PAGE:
Thursday, June 07, 2007

Destiny Stands Up Schilling

Well, that was unfortunate. I tuned into this game on GameCast at work in the third inning or so, and realized that Schilling hadn't allowed a hit yet. For some reason, even though it was only the third inning, the first thing I checked - even before I checked to see how the Red Sox scored in the first - was whether Schill had allowed any base runners. He hadn't. Nine up, nine down.

Was it likely to continue? Of course not. But the Sox were reeling, having lost six of seven and allowed the Jays to get within single digits of first place, and Schilling has proven capable of stepping up and being the stopper when his team needed him most. I still think that if the Red Sox had managed to win Game Three of the ALDS in 2005, Schilling would have won Game Four, and it's possible that the White Sox are still considered red-headed step-brothers to the Cubs. When I saw the start he was off to, I thought anything was possible. I've trusted him ever since the Red Sox traded for him, and he always seems to rise to the occasion.

I checked the GameCast again in the sixth, and there were still no hits, but the #7 hitter had 2 at bats already. I checked Schilling's line - he didn't have any walks. So it had to be a hit batter (not likely given Schilling's control so far), or an error or something else very strange. Turns out, it was an error, and after skipping through the game on TiVo when I got home, I saw that it was a very makable play for Lugo (catapulting him ahead of J.D. Drew and just behind Coco Crisp on my Red Sox hate list). Little did I know how big that play would be.

I started watching for good in the seventh - as soon as Schill got two quick outs, I was locked in. After 5 o'clock, there were only three of us left in the office, and I feared that Schill would take the no-hitter into the 9th with plenty of time to spare until we closed at 6pm. Of course, he kept generating the ominous "ball in play, out(s) recorded" plays (which still drove me crazy, because it's always possible that a hitter gets a single and gets thrown out stretching it), and I was faced with a dilemma: should I run home and watch the 9th inning live, or should I stay put, watch on GameCast, and not disrupt the karma?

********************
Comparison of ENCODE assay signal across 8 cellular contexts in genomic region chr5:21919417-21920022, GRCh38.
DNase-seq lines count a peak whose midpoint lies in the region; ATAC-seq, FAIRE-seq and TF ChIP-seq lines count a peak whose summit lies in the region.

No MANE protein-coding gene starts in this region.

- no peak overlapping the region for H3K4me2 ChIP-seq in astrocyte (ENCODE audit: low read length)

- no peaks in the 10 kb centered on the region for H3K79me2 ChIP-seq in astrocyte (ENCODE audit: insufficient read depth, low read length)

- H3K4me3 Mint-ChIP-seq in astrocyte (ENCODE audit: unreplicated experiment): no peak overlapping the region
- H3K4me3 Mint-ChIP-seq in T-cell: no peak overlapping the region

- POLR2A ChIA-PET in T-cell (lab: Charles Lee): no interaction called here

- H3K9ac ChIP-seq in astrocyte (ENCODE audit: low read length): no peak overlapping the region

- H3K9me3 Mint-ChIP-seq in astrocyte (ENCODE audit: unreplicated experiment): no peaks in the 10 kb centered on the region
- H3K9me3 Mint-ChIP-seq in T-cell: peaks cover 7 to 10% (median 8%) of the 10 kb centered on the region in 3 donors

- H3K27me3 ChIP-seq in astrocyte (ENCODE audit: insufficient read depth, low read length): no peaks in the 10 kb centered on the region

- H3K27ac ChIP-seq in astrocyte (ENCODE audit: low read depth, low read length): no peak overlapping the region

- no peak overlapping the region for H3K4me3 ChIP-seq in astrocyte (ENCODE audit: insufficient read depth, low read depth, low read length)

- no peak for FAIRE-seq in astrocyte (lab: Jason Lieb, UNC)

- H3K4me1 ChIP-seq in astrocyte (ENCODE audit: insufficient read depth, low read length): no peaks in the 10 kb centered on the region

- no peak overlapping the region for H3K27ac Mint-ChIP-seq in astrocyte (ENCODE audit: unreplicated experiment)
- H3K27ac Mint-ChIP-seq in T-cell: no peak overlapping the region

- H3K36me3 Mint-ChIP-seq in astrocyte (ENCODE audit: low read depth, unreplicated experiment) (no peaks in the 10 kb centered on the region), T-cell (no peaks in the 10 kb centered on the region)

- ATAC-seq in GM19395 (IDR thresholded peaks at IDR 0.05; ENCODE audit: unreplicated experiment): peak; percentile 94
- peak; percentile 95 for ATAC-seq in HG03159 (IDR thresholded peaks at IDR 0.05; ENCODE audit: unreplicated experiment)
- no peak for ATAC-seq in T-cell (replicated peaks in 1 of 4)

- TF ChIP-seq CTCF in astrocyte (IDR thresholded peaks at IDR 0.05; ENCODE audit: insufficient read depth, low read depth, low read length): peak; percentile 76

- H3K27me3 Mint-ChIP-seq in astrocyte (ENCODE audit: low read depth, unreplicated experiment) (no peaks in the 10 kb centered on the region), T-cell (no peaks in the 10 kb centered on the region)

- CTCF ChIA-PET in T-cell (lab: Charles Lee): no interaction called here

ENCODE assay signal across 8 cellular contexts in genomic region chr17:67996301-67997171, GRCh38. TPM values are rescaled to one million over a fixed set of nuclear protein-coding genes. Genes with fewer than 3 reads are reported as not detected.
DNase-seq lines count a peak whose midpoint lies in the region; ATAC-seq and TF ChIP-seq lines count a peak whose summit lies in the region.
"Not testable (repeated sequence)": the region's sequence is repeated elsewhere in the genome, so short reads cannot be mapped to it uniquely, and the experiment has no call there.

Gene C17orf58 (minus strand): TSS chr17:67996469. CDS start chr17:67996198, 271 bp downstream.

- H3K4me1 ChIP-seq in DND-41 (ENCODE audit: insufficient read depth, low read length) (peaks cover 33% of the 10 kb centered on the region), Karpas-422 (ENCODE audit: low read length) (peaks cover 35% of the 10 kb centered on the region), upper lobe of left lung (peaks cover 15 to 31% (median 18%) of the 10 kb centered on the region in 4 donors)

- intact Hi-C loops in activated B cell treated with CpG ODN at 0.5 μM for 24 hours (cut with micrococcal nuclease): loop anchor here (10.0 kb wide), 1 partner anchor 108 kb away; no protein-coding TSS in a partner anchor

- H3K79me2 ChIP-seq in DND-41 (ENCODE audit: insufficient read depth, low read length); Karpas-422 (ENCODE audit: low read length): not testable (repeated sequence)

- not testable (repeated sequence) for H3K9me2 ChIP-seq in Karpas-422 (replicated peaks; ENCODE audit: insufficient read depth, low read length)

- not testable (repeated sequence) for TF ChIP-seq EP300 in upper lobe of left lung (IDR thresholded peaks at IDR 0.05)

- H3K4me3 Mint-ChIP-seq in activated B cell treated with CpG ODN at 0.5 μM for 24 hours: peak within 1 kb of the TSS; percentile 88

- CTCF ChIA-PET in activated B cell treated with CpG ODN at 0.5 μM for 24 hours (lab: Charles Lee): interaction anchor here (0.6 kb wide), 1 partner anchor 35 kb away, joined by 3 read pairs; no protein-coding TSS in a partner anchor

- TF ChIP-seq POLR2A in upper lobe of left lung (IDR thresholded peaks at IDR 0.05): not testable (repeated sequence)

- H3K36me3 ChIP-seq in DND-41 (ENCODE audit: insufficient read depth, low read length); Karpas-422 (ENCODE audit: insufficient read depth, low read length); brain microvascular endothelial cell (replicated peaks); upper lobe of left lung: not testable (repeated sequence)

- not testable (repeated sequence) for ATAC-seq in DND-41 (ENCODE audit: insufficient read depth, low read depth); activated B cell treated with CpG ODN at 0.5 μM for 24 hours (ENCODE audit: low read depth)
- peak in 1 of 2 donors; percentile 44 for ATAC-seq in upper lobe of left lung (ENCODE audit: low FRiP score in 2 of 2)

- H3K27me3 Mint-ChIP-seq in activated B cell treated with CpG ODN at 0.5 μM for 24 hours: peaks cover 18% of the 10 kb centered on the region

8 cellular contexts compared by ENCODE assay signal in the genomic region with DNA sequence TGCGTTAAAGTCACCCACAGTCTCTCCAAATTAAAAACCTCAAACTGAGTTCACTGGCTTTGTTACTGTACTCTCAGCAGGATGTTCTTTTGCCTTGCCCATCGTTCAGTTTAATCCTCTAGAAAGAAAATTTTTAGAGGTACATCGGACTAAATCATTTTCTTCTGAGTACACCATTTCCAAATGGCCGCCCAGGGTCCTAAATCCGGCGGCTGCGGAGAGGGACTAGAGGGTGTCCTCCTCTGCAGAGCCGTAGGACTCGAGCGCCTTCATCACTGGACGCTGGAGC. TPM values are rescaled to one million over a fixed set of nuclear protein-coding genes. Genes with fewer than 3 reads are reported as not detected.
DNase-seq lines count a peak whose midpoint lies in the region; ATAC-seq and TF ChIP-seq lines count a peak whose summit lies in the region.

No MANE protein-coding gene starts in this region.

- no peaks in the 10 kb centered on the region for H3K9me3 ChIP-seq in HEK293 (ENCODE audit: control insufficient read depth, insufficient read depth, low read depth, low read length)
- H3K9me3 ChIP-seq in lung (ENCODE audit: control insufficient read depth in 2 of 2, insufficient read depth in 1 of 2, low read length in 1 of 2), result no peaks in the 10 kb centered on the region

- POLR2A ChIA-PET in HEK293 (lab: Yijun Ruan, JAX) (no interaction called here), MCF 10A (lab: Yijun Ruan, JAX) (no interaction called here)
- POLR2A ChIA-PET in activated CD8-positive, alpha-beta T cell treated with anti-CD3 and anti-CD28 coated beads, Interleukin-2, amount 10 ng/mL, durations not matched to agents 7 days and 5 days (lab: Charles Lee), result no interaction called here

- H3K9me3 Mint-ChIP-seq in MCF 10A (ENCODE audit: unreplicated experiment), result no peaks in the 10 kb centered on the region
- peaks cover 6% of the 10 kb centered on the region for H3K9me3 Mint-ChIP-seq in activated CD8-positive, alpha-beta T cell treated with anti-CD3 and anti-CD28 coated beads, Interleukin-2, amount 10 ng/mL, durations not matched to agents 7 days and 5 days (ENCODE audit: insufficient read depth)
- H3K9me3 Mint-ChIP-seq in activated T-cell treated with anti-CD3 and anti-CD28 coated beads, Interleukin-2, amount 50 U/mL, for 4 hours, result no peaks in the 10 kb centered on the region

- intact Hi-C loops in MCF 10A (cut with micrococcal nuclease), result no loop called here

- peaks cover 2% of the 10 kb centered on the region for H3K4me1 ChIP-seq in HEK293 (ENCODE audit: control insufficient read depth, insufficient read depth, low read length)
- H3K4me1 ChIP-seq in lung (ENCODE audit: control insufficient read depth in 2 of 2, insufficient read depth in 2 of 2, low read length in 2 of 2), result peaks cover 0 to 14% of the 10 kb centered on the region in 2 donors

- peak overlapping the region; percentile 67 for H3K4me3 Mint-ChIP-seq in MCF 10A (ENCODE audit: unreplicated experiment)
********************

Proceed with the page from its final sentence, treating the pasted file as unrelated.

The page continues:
I chose to stay put. I didn't want to, but damnit, I wasn't going to have this hanging over my head if he lost it in the 9th because I just had to see the end on NESN. While he was pitching to Kotsay, some moron came into the office wondering why he hadn't gotten his security deposit back yet. By the time I realized it was because he gave us the wrong forwarding address (how do you do that, honestly?), Shannon Stewart was up, and he had put the first pitch in play. The first thing I saw was the little red dot in right field, showing where the ball had landed, and it was right near where had positioned J.D. Drew. I freaked out right away - was it a fly ball? A line drive? A grounder? Then I saw it...

"Ball in play, no out(s) recorded."

Ouch. So close, and yet so far. All I could think about was Julio Lugo - if he doesn't boot that ball, Jason Kendall most likely becomes the 27th straight out, and Schill has not only completed his no-hitter, but his perfect game, on the same mound where I saw him record his 3,000th strikeout last year. Shannon Stewart might not have even reached the plate, and Curt Schilling, on his 98th pitch, his first pitch to batter number 28, might not have given up that single.

The whole game was a laundry list of woulda-coulda-shoulda's, but I guess every near no-hitter is. The bottom line, as Schilling was quick to point out after the game, was that the losing streak was over, and Schilling had made one run stand up in as close to a must-win game as a team 9 games up in June can experience. Even though the Yanks are going to put down the White Sox again tonight, the Red Sox have a little more confidence as they pull into Arizona this weekend. In the long run, that's all that will matter.

But it would have been nice to see a no-hitter, particularly for a guy who's been in the game for so long and never been that close.

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